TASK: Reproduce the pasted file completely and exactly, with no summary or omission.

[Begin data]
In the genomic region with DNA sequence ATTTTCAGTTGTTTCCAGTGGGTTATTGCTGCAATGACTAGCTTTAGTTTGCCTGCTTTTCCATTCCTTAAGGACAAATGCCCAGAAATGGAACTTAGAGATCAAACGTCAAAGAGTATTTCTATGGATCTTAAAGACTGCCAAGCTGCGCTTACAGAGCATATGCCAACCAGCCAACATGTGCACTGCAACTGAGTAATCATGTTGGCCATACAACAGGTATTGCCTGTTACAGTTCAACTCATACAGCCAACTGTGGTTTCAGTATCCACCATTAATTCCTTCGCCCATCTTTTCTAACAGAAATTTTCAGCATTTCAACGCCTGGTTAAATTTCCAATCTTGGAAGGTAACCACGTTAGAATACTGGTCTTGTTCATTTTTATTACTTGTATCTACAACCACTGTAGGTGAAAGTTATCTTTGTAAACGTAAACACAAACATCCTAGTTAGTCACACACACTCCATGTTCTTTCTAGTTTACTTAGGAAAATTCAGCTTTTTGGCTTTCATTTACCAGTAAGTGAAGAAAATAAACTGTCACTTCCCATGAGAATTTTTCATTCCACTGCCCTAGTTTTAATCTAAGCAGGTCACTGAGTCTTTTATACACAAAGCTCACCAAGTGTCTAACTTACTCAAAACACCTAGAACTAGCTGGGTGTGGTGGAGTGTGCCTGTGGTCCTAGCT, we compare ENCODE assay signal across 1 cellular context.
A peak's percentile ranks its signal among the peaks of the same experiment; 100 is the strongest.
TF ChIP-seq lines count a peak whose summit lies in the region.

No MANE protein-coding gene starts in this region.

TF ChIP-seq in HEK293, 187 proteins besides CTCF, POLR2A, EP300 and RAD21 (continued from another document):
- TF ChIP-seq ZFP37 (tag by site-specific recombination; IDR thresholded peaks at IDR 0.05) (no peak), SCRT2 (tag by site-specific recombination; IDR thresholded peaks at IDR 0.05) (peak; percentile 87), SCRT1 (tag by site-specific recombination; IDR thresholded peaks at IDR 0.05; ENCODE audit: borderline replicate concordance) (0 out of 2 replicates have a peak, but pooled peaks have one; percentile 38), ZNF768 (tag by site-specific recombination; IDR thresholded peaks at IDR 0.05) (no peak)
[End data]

In the genomic region with DNA sequence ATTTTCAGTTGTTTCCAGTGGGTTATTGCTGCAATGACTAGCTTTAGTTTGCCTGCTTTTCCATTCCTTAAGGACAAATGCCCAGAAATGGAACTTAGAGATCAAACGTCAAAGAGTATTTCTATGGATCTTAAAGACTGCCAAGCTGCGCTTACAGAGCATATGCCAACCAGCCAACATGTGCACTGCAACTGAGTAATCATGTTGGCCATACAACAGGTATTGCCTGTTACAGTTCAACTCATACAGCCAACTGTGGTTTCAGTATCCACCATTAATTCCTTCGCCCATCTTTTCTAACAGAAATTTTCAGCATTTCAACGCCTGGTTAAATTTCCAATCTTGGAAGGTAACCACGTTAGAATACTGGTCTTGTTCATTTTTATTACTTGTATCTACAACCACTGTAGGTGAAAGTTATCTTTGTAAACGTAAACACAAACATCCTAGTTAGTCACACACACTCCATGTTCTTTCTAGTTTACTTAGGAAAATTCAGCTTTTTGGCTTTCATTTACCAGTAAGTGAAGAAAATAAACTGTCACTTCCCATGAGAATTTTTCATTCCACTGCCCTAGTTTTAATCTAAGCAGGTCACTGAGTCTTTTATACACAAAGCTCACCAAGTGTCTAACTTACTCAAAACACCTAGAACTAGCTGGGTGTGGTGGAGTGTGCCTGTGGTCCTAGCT, we compare ENCODE assay signal across 1 cellular context.
A peak's percentile ranks its signal among the peaks of the same experiment; 100 is the strongest.
TF ChIP-seq lines count a peak whose summit lies in the region.

No MANE protein-coding gene starts in this region.

TF ChIP-seq in HEK293, 187 proteins besides CTCF, POLR2A, EP300 and RAD21 (continued from another document):
- TF ChIP-seq ZFP37 (tag by site-specific recombination; IDR thresholded peaks at IDR 0.05) (no peak), SCRT2 (tag by site-specific recombination; IDR thresholded peaks at IDR 0.05) (peak; percentile 87), SCRT1 (tag by site-specific recombination; IDR thresholded peaks at IDR 0.05; ENCODE audit: borderline replicate concordance) (0 out of 2 replicates have a peak, but pooled peaks have one; percentile 38), ZNF768 (tag by site-specific recombination; IDR thresholded peaks at IDR 0.05) (no peak)